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March 7, 2017 8:51 am

Negotiator: US Peace Talks Failed Due to Palestinian Demands, Kerry’s Approach

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Former US Secretary of State John Kerry. Photo: State Department.

Former US Secretary of State John Kerry. Photo: State Department. – The 2013-2014 round of Israeli-Palestinian peace negotiations failed because the Palestinian Authority (PA) responded to each Israeli concession with new demands and the Obama administration kept taking the Palestinians’ side, according to a veteran Israeli negotiator.

Brigadier-General (ret.) Michael Herzog, a member of various Israeli negotiating teams since 1993, disclosed previously unknown details about the peace talks in an essay for the American Interest on February 27.

Herzog disputed claims by former State Department envoy Martin Indyk that Israeli housing construction was the main reason the talks failed. “I doubt that even a full settlement freeze would have salvaged these talks,” Herzog wrote. “More compelling causes determined their outcome.”

The major cause for the failure, he argued, was that each time Israel offered concessions, Palestinian leaders would respond by demanding more and taking provocative actions. For example, in hopes of keeping the PA at the negotiating table, Israel at one point offered to give the Palestinians partial control over some sections of Area C — the portion of Judea and Samaria that is under Israeli control. The very next morning, the PA signed a unity pact with the terrorist Hamas regime in Gaza.

On another occasion, Secretary Kerry hoped to convince the PA to extend the negotiations by pressing Israel to release an additional 400 imprisoned terrorists. Prime Minister Benjamin Netanyahu attempted to convince his reluctant cabinet to agree to the demand. Yet before the cabinet meeting had even concluded, the PA announced that it was asking 15 international agencies to recognize a “state of Palestine” — violating the conditions that Kerry had set for the talks.

These Palestinian actions “shattered our nascent hopes” for a peace agreement, Herzog wrote. They confirmed “the Palestinian mindset I have witnessed for years. It is as if negotiations are simply about exacting what Palestinians perceive to be their rights, rather than engaging in a two-way give-and-take.”

The situation was further complicated by the fact that Kerry sometimes presented the PA with concessions by Israel that were more extensive than what the Israelis were actually offering. Herzog said that the Israelis’ “jaws dropped” when they learned what Kerry had been offering the Palestinians.

In one instance, PA President Mahmoud Abbas demanded that Israeli Arabs be included among the terrorists who were going to be released. Israel rejected this demand, Herzog reported. Yet “[we] were soon surprised to find out that Kerry had nonetheless promised this to Abbas, later claiming a misunderstanding with Israel.”

There was a similar “misunderstanding” when Abbas demanded that the released terrorists be permitted to return to the Palestinian territories. “The head of Israel’s General Security Services, Yoram Cohen, warned all along that some of these prisoners were still dangerous and would likely go back to murdering Israelis if released to their homes in the West Bank,” and this was “conveyed to the US side early on,” according to Herzog. Kerry nevertheless assured Abbas “that all prisoners would be released ‘to their homes,’” and when the Israelis protested, Kerry’s aides said that the diplomat “was not aware of this nuance,” he wrote.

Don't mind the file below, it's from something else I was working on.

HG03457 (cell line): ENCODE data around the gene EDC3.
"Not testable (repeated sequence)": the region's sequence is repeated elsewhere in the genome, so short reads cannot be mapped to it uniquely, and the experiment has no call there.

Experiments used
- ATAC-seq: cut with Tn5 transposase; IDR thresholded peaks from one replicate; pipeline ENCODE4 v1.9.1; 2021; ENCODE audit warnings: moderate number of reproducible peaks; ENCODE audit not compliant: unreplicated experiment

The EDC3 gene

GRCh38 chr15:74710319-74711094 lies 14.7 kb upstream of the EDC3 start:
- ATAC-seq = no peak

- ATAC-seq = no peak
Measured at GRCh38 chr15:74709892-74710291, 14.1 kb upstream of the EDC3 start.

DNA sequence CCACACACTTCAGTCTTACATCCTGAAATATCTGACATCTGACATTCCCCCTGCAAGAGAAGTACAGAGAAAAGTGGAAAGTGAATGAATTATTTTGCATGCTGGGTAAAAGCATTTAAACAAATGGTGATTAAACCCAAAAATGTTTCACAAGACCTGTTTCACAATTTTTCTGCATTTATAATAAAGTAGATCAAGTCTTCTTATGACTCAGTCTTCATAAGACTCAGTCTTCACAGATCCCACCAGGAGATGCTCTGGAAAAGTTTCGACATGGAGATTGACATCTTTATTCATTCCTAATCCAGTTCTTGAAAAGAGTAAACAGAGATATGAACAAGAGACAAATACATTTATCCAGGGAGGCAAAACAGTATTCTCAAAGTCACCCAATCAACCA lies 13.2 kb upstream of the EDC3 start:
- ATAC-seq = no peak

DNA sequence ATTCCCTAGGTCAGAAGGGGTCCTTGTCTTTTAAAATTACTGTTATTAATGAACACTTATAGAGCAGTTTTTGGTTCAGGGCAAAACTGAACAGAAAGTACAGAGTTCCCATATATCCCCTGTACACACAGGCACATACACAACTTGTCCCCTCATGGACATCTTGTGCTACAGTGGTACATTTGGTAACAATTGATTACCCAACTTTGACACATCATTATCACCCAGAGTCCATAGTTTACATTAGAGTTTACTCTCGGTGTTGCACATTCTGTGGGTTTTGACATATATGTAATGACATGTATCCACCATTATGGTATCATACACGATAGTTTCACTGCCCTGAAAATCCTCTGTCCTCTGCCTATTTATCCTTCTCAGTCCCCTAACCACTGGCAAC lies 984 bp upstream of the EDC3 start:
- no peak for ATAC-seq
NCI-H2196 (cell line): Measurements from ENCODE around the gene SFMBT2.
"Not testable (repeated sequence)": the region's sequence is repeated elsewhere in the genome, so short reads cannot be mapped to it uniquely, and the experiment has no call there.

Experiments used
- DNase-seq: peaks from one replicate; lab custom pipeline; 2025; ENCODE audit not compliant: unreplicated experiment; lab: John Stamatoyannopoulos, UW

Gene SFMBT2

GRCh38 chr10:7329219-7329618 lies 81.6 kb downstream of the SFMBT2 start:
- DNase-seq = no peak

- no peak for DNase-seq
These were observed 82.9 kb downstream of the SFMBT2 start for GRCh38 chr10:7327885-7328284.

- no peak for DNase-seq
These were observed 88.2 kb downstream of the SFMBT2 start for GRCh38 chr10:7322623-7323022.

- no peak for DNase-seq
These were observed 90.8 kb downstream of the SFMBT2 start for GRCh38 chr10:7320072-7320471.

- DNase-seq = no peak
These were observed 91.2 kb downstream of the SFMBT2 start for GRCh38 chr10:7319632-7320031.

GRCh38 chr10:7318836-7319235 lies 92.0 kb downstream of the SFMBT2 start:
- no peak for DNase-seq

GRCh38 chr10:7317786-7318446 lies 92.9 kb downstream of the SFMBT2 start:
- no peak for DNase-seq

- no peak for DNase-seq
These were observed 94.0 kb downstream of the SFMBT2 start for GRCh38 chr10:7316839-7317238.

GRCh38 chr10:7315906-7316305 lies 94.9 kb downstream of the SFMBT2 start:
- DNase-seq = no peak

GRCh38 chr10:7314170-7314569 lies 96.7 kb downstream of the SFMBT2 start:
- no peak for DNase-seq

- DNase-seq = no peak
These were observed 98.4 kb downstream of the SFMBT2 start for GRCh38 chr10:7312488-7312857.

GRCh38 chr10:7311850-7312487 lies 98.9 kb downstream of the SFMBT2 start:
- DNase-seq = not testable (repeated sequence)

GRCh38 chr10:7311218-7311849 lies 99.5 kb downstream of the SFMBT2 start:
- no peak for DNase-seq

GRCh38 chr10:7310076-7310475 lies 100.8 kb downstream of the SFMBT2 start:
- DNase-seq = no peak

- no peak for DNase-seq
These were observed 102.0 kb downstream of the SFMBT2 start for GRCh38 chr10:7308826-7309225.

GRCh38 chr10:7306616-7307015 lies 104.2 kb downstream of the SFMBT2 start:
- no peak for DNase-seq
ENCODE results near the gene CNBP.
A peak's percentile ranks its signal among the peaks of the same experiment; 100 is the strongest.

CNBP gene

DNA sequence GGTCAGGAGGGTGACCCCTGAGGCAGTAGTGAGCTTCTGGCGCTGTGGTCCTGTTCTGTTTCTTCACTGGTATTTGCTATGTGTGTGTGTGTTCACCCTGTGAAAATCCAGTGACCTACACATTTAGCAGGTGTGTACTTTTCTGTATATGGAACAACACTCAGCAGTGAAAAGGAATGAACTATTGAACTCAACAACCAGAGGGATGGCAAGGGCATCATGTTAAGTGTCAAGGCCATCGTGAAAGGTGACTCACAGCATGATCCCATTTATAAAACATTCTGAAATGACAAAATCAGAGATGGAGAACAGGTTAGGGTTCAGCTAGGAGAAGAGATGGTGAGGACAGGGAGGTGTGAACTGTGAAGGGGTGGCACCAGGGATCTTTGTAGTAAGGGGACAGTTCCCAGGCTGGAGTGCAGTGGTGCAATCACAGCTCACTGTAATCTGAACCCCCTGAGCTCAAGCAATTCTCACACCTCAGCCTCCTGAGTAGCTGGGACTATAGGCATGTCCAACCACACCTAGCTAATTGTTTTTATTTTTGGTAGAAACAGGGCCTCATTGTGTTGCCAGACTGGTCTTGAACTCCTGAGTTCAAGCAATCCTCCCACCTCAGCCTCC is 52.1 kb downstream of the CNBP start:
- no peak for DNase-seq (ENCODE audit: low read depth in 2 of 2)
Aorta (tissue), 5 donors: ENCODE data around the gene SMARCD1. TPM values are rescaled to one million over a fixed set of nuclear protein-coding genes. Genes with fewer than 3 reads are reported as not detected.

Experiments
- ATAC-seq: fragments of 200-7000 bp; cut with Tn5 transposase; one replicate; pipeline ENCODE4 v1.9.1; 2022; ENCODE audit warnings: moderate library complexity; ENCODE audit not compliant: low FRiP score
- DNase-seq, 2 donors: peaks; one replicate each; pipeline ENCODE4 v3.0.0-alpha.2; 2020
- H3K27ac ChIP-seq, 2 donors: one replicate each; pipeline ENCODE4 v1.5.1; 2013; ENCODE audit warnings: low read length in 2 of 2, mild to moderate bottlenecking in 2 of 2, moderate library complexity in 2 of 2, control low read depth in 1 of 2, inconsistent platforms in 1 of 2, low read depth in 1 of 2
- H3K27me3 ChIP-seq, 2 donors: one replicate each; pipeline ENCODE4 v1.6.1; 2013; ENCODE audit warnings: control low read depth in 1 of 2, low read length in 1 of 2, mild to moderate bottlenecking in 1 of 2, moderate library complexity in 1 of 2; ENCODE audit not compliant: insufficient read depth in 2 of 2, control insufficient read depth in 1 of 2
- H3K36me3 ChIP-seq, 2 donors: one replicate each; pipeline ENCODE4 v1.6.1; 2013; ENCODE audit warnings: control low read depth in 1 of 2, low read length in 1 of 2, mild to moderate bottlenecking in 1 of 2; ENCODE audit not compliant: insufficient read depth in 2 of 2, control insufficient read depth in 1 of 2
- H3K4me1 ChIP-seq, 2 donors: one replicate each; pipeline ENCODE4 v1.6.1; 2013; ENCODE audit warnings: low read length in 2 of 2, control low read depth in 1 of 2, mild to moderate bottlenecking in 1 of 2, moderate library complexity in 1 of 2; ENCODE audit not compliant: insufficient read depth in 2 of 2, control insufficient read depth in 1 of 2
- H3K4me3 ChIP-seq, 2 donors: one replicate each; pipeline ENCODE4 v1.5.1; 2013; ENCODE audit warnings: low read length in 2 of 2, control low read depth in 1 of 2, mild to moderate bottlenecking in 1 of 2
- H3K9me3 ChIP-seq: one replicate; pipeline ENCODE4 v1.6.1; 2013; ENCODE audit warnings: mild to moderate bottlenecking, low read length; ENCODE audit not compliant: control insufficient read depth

“US negotiators put great pressure on the Israeli side to feed the extension of negotiations with gestures,” Herzog recalled. “It soon felt like a bazaar, with the Palestinians adding more and more to their cart of insatiable demands.” For example, even after Kerry agreed to Israeli construction inside existing Jewish communities in major settlement blocs,“the US side complained” about the construction and “Kerry began to press for significant restraint in the future,” according to Herzog.

For Alan Baker, a former Israeli diplomat who runs the Institute for Contemporary Affairs at the Jerusalem Center for Public Affairs, the Herzog revelations illustrate John Kerry’s bias against Israel. Baker said he is “not at all” surprised to learn that Kerry misled the Israeli negotiators, because “Kerry, despite his false claims of friendship and sympathy [toward Israel], consistently displayed ignorance, utter naiveté and even hostility.”

According to Herzog, President Barack Obama made one last attempt to convince the PA to continue negotiating. At a White House meeting on March 17, 2014, Herzog says that Abbas “was presented with new ideas and formulations that departed from traditional official US positions and tilted toward his positions and that were never shared with Israel.” One of the ideas involved turning the Old City of Jerusalem and its adjoining neighborhoods into the capital of “Palestine.” Abbas never responded, and “to this day, he has not provided a response,” Herzog concluded.

David Bukay, a professor of Middle East Studies at the University of Haifa, told that Herzog’s account demonstrates how the fundamental problem in the negotiations was the Obama administration’s failure to understand that the PA’s goal is ultimately to conquer Israel “in its entirety.” That “is why all the mediators and schemes have failed in finding a solution to the Arab-Israeli-Palestinian conflict, and why we are still at square one.”

Raphael Israeli, a former professor of Middle Eastern history at Hebrew University, said that the tactics used by the PA in the 2013-2014 negotiations show that the Palestinian leadership will only accept “peace on their terms,” and will never accept a Jewish state.

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